There may be some extraneous bits to this book, but death and its handling is an important topic which needs to be talked about, so I was willing to overlook the parts about a love affair gone wrong. Perhaps it's there to let readers know that Caitlin had a life outside the crematory. The object of the book is to get families talking, to prod people to make their wishes known to those who care about you. I did, and it's such a load off my mind.
Caitlin now works as a successful mortician with her own business, an active online video presence, and an audience of people willing to be pragmatic as they work with her to try to create a "good death." To get a better sense of Caitlin Doughty and her calling, visit her wonderful website at:
Thursday, August 14, 2014
There's nothing more exciting for a book reviewer than the sound of the UPS guy pulling up to the curb with a box of books. This week I received two advanced copies, along with a leisurely deadline. "Outline," by Rachel Cusk, which I'm halfway through, and "Africa 39," essays from new writers south of the Sahara.
The surprise in the box was a completed hard copy of a novel I reviewed back in January, a disturbing, psychological study by Richard Bausch. I compared "Before, During, After," to a Tennessee Williams play because it was so emotionally draining to read. Here's how I began:
"Natasha Barrett and Father Michael Faulk had at least one thing in common the evening they met at Mississippi Senator Norland’s house: neither wanted to be there. Yet within a few alcohol-fueled months of dating, they chose to ignore their misgivings, the 17-year age difference, the dearth of information about each other’s pasts, and planned a September wedding. As each tied up loose ends, Michael in New York City, Natasha in Jamaica, the unthinkable happened. September 11, 2001, gave Americans a collective case of PTSD. For Natasha, stranded in Jamaica, convinced that Michael was dead, an assault of a different nature had a similar effect."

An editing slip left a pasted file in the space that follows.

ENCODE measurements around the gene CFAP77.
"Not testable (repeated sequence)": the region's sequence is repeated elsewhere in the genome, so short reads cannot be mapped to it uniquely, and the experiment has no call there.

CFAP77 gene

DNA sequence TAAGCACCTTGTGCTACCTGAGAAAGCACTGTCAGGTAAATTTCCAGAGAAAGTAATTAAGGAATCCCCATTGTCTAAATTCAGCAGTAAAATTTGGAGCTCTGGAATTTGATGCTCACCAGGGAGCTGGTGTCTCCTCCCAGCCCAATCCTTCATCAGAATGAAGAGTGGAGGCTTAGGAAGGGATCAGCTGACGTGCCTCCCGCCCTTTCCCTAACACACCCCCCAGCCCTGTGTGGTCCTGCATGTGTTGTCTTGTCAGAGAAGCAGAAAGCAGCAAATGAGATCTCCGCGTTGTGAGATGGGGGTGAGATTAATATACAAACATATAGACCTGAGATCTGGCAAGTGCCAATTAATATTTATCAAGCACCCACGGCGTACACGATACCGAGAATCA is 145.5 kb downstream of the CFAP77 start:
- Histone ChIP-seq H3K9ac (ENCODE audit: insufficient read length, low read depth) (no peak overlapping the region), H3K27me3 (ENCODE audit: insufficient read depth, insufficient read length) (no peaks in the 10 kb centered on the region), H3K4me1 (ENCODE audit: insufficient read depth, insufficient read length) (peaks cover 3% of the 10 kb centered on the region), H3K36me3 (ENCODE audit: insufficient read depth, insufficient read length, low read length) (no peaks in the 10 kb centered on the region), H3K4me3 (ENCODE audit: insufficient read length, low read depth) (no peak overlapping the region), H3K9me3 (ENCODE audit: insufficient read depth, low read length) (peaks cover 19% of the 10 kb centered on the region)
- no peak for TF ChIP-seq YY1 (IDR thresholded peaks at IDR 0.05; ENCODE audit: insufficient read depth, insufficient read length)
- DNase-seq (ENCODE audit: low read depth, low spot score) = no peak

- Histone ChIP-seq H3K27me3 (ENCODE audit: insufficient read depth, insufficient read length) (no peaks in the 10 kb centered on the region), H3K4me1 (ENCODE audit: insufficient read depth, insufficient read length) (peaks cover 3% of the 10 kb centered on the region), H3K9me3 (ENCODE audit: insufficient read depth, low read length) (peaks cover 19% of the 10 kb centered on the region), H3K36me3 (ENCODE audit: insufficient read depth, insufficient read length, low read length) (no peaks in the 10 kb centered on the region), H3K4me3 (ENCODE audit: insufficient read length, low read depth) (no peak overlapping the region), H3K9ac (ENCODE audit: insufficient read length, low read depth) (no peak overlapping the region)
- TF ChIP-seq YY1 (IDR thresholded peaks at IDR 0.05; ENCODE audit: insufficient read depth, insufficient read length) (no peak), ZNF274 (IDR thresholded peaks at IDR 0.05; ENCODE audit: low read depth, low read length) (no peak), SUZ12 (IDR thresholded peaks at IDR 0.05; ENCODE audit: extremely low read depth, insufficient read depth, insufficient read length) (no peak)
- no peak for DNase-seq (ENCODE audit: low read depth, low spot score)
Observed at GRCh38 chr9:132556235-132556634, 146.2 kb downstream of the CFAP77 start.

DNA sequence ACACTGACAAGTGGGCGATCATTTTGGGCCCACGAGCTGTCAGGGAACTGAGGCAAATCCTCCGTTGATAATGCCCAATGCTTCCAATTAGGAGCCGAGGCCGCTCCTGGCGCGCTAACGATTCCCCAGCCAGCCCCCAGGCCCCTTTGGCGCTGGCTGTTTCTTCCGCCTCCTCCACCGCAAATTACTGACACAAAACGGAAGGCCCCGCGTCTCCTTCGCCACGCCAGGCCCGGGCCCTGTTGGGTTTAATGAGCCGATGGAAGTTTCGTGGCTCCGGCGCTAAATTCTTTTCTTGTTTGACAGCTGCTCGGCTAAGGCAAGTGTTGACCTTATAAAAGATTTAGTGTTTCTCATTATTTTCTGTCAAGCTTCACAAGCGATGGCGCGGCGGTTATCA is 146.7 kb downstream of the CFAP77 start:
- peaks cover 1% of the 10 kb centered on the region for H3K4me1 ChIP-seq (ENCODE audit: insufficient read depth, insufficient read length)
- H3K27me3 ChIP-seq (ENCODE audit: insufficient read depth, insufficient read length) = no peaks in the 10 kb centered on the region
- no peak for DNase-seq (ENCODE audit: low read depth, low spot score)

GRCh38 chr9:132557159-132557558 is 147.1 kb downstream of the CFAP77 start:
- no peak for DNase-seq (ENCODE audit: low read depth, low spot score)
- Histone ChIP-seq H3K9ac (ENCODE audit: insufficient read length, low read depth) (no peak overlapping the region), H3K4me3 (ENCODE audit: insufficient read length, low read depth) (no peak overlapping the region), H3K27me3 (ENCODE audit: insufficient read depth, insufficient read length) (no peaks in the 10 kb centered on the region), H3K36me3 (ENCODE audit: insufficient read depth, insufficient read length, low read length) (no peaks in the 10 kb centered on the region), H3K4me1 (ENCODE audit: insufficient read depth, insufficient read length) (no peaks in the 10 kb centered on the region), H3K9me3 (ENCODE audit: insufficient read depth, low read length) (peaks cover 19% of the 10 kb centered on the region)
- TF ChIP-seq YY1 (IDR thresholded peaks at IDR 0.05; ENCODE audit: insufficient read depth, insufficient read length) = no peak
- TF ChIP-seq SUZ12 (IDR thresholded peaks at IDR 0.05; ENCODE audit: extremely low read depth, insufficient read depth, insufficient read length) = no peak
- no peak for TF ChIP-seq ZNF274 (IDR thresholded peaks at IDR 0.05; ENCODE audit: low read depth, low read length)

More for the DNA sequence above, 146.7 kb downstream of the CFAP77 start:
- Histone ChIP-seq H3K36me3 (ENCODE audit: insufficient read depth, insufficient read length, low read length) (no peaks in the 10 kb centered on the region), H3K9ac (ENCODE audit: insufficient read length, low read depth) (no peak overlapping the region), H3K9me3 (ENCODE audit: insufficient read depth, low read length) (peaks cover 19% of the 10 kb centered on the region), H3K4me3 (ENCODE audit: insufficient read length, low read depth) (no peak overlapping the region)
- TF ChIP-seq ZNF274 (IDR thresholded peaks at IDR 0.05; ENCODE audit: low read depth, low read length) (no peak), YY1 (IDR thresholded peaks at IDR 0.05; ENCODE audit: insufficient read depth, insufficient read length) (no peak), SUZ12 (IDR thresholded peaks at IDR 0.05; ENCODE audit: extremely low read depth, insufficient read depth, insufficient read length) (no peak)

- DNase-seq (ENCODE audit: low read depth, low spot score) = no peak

I'm sure I said it was compelling. It's a story about secrets. Why we keep them and how they can eat away at the soul until there's nothing left but the empty shell of the person we once may have been.
It's a love story as well. A novel of trust, lost and regained, the tale of two people traumatized by the very public terrorist attacks in New York City and the very private attack suffered by Natasha in Jamaica.
So, I surmise that if you read this blog fairly regularly, you may be a reader who is also drawn to the dark side of humanity. I'll send this book out to the first person to comment on their reading tastes and, if you wouldn't mind, why not recommend something for the rest of us, something wonderful that you've read lately and would like to share. If you give me your email address I can contact you personally and follow up for your mailing address. Cheers!
Wednesday, August 13, 2014
I had the privilege of "discovering" Tom Rachman several years ago when I was given his first novel, "The Imperfectionists," to review for "Library Journal." There's a courageous element to pronouncing on a book for the readers of LJ. We reviewers see the author's work in its very first iteration, long before publicists have rolled out the advertising machine. Our words may help a librarian decide whether or not to spend money from a dwindling collection development budget on a particular book. We really want to get it right. If, several months later, I see a great review of something I took a chance on, in say, "The New York Times" or "The Washington Post," I feel deeply gratified.
All that is to say that I loved "The Imperfectionists," (and highly recommend it), but I can only say that I liked Rachman's very different second novel, "The Rise and Fall of Great Powers." I found it to be just as beautifully written and wildly imaginative as his first, but it was simply too melancholy for me at this particular point in my life.
Note to readers! Please don't let my aversion to melancholy keep you from meeting the wonderfully quirky folks in this novel.
Literature lovers will immediately be entranced by the main character, the delightful, lovable, Tooly Zylberberg, who owns a wonderful, dusty old bookstore in Wales. She and her only other employee, the equally enjoyable Fogg, read all day long, happy for a customer's tell-tale ring of the bell, but not necessarily disappointed when none show up.
The problem is that the action doesn't take place in the bookstore. Rachman takes us back and forth over three decades, from Europe to Asia and New York, to illustrate Tooly's complicated backstory. How did this little girl, taken from school at the age of ten years old, become such a deep reader, thinker, and book lover? In one word? Loneliness.